View Full Version : beginner and a kit
I noticed the mandolin kits mentioned here and the thought of trying to build a mandolin has been kinda bouncing around my head. I probably would have bought a kit aready, except they are expensive ! At least to my stressed out wallet, most of them costing more than I payed for my Mandolin.
Now I know I'll want to upgrade my mando eventually (I have my first, A Kentucky 150S) and I could justify buying the kit if I thought that realistically it would be an upgrade. How hard is it to build a decent Mando from the kits? I'm interested in an "A" style, and probably a round or oval hole, but I don't know if that would make it any easier.
I have done some model building and such (the model air planes from balsa wood), but most of my carpentry work has been more on repairing walls, house framing, hanging doors, building dog houses, etc. NOT fine furniture. What are the chances I could build a decent enough Mando on my first shot to make it worth the money?
Besides the kit, what kind of tools and such would I need to buy? It seems the kits I saw were about $400, assuming $100-200 for tools, glue, paint, etc (reasonable?) would the finish product likely be worth $600?
Are some kits better for rank beginners, or if the first attempts are generally rough, are there cheaper kits available?
Whether your kit mandolin would be worth $600 or more really depends on how well you put it all together. A big factor in the equation is how well you can graduate the plates, carve the tone bars, tune the top and execute the bindings and finish. If you get that right, you should have a very good sounding instrument. Since the kits are all machined to fit, things should go together pretty well.
As for tools, you will need chisels, gouges, maybe some finger planes, a router table, a Dremel tool and base, sandpaper, a coping saw or jig saw, at least a hand drill, finishing materials, various adhesives, and a bunch of clamps. Seems like there is always another tool or accesory to purchase once you get going.
My advice is this: if you have an interest in building and are passionate about it, do the kit. If all you are looking for is a better mandolin, save your money and just buy a better instrument. In other words, if you only plan to build one, you may be better off just buying an instrument. If, on the other hand, you envision making a number of mandolins in the future, the kit will get you started down the road.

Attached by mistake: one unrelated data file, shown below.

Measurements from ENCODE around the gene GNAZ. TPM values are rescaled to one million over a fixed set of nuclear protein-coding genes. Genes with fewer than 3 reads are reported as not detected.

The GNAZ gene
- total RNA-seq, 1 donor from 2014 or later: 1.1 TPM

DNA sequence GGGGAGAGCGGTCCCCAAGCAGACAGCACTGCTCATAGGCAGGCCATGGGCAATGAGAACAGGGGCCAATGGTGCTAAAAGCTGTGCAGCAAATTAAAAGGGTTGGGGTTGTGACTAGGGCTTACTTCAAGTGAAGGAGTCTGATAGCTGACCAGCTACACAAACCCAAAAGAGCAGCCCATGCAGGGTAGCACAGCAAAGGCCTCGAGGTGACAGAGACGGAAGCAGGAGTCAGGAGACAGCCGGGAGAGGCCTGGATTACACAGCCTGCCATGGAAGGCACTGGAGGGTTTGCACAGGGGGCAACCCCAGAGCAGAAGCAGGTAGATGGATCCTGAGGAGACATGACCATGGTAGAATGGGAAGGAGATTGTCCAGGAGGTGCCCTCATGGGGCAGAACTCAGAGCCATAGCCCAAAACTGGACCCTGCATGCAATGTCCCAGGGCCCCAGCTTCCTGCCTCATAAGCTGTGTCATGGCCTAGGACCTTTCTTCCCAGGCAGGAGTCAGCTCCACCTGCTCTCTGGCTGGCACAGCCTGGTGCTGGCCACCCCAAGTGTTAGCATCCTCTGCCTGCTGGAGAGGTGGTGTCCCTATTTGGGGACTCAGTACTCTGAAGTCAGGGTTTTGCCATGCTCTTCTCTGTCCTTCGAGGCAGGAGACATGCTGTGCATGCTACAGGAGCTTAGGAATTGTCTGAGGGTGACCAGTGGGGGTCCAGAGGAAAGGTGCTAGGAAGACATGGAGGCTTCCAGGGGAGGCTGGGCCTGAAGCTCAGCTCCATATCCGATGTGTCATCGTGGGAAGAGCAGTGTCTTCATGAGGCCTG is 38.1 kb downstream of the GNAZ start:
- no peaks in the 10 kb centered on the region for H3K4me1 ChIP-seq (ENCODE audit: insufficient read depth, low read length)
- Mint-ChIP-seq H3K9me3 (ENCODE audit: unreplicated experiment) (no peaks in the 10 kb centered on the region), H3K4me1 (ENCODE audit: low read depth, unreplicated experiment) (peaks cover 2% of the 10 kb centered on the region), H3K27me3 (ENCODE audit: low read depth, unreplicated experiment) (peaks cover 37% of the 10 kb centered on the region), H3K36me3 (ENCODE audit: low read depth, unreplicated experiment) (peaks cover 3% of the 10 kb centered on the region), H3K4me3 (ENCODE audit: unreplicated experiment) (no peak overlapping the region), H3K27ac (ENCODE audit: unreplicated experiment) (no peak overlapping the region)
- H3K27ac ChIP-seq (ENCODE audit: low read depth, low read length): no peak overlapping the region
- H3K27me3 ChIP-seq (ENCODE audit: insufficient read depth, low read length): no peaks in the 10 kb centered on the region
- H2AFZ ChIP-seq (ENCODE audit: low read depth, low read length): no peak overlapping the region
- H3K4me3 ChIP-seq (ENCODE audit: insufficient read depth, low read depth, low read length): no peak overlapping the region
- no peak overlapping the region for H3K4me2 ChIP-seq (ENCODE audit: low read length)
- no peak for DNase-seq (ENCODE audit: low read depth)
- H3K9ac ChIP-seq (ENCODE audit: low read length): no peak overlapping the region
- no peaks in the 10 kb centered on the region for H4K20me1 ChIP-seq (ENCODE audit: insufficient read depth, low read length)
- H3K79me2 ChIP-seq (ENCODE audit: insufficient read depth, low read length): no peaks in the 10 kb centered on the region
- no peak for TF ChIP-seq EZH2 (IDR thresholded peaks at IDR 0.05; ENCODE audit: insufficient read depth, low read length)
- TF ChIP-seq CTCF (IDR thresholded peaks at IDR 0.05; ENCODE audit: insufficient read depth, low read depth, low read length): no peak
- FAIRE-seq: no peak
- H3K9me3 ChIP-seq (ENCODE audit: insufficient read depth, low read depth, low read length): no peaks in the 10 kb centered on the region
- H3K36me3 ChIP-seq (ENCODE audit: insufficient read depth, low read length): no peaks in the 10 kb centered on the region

Crawdad has made some excellent points. #Many people with some woodworking experience may want to start with just a set of plans. #Some with little or no experience may opt to go with a kit which will either give way to a full blown building addiction or give one a wake up call. Tools can be a big factor to consider. #There are many kits on the market.
Whichever route you plan to take, you will find a vast storehouse of people here ready and willing to share their knowledge with you.
OK, Keeping in mind ZERO experience with building, and that $200 is a lot of money to me, much less the $600 I think might be a more accurate cost.
If I want to try my hand at building, would it be better to start with something else, like a dulcimer, and see how it goes? Or is the skill set enough different that it wouldn't tell me much?
I definately would be looking at a kit which ever way I go. I saw Mountain dulcimer kits locally for about $100 which is definately cheaper than I've seem Mandolin kits for.
Crawdad mentioned that the qualoty of the finished instrument would depend on how well I "graduate the plates, carve the tone bars, tune the top and execute the bindings and finish". Finish I think I can handle. Can't be worse that painting motorcycles. The other stuff is all greek (I assume explained in the instructions in the kit or I'd have to buy a book for), how difficult is that stuff to do? Will it take a couple kits to learn it, or by following instructions and being careful can I reasonably expect to do a good job the first go round?
I know I won't end up with a $2000 instrument, but if I have a good chance of ending up with a substantial upgrade over my Kentucky 150 it would be a lot easier to justify the expense to my wife.
In the post before yours, Don, (Luthier) left his website address. Take a look at that. Perfect kit to start with--no plates to carve, etc. His is a very nice kit and would need few tools to build--easily getting you under your budget. Everybody who builds one seems to love it and has good results. As a bonus, he offers his advice and expertise with each kit. He will help you through it.
Even if you just build once, you should have a great mandolin you can be proud of.
Im going to put in a plug for Don's kit. I built one of his last summer. I had no woodworking skills, except for maybe using a saw and drill press in middle school atleast 8 years ago. The great thing about his kit is that Don is included. You can email or call him with any questions you have as you build the kit. He is very fast in responding. I emailed him many times, always returned with great information. All the tools i need for this kit were some chisels, files, exacto knife, small hand plane, dremel, drill press, clamps, jig saw and glue. What i got out of it was an excellent sounding oval flat top mandolin. Im hoping to make a second mandolin, possibly from the siminoff kit, coming up this summer after my spring semester at PSU.